Job Opportunities Abound in Wisconsin Hospitals, Health Systems
Entry-level positions offer advancement to higher-paying careers
As summer winds down and students find their way back to the classroom to prepare for future employment, the decision on what type of career or job path to choose begins.
Thousands of jobs are posted on the state’s Job Center website and on the Wisconsin Hospital Association’s Job Bulletin, but Ann Zenk, RN BSN MHA, WHA vice president, workforce and clinical practice, encourages students and job seekers to consider a career with a Wisconsin hospital or health system. “Health care is a rewarding field,” said Zenk. “Whether you work in direct patient care or in a support role, health care is a meaningful career for those with a passion for helping others.”
According to Zenk, health care in Wisconsin is a highly integrated industry, with health systems consisting of hospitals, clinics, home health and long term care. That means employees can train and transition to a different position, or even a new career, within the same organization.
“Hospitals and health systems have a variety of positions, from entry level that require a high school or limited technical school training, to those that require an advanced degree,” Zenk said. “No matter where you start there is a pathway to a higher-paying, challenging career in our hospitals. Health care occupations are among the fastest growing in the U.S., and positions are available; the door will be open to all who wish to enter the health care field.”
Hospitals and health systems desire and support advancement to in-demand roles, such as nursing assistant, physical therapist, nurse, or nurse practitioner. Zenk noted “a hard-working, dedicated person can start in an entry-level position and with educational assistance that is often paid for by their employer, supported by a flexible work schedule, can train for the next level of employment, even advancing to a master’s degree, while continuing to work in progressively better-paying roles.”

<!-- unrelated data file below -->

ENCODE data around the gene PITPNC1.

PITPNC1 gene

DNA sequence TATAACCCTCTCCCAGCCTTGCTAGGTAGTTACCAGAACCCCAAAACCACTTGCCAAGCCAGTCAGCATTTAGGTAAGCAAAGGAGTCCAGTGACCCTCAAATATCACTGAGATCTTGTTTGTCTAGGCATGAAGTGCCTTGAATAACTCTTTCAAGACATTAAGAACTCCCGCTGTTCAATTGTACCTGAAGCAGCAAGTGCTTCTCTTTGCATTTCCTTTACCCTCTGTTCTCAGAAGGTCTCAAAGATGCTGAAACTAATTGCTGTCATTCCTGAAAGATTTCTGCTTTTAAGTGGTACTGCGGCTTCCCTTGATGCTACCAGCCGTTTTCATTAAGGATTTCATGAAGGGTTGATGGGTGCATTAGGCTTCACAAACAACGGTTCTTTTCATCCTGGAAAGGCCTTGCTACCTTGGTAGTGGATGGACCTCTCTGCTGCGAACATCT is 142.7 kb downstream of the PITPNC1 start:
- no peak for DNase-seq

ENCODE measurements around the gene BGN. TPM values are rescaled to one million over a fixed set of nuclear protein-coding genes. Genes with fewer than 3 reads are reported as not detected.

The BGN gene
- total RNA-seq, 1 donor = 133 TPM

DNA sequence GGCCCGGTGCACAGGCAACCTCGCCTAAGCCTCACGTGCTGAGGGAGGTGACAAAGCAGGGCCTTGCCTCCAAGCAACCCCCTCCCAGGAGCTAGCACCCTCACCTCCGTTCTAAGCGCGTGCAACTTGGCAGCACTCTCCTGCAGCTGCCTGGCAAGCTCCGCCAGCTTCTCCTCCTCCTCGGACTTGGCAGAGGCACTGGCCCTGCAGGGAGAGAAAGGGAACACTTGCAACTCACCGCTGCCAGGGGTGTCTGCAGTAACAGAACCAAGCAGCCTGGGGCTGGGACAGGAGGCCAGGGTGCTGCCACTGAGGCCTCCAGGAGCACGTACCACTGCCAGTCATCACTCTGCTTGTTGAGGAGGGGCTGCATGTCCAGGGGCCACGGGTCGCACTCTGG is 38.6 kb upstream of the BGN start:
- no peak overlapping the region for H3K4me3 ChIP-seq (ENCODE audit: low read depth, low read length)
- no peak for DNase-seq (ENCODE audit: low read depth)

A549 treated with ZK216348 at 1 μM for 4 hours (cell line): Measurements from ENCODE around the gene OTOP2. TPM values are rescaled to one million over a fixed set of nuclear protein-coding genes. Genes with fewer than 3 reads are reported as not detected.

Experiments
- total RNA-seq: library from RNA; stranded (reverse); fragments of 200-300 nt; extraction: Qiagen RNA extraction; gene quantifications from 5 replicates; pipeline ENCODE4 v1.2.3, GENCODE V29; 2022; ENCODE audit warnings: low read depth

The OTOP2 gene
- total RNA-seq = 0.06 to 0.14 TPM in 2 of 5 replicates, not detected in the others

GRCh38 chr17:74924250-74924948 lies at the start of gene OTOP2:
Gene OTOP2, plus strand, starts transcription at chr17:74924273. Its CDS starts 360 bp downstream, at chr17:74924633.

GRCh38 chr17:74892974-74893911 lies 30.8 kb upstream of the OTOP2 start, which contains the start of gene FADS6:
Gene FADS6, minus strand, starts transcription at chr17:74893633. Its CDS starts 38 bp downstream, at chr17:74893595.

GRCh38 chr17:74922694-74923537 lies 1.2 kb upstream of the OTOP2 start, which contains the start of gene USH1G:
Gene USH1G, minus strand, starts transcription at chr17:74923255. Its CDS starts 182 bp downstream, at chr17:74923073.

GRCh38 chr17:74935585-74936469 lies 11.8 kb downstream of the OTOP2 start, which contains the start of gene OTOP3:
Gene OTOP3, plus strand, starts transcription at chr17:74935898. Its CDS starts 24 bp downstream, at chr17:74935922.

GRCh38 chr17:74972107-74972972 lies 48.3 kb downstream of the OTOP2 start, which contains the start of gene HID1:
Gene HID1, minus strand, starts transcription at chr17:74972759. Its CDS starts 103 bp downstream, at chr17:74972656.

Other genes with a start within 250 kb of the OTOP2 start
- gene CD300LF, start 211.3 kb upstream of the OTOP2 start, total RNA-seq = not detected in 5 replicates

Recruiting to rural areas can pose unique challenges. That is why WHA is a strong supporter of the Rural Wisconsin Initiative, a legislative package that provides matching grant funding for the training of advanced practice clinicians and allied health professionals in rural Wisconsin hospitals.
“The Rural Wisconsin Initiative bolsters our state’s health care infrastructure by ensuring we have a workforce in place to care for our residents by creating in-state opportunities for health care professionals to complete their education and training,” WHA President/CEO Eric Borgerding said. “We want to do everything we can to ensure we have the workforce necessary to deliver high-quality, high-value care in all of our communities.”
Wisconsin hospitals employ more than 100,000 people, making it one of the state’s largest industries and among the most stable in an economic downturn.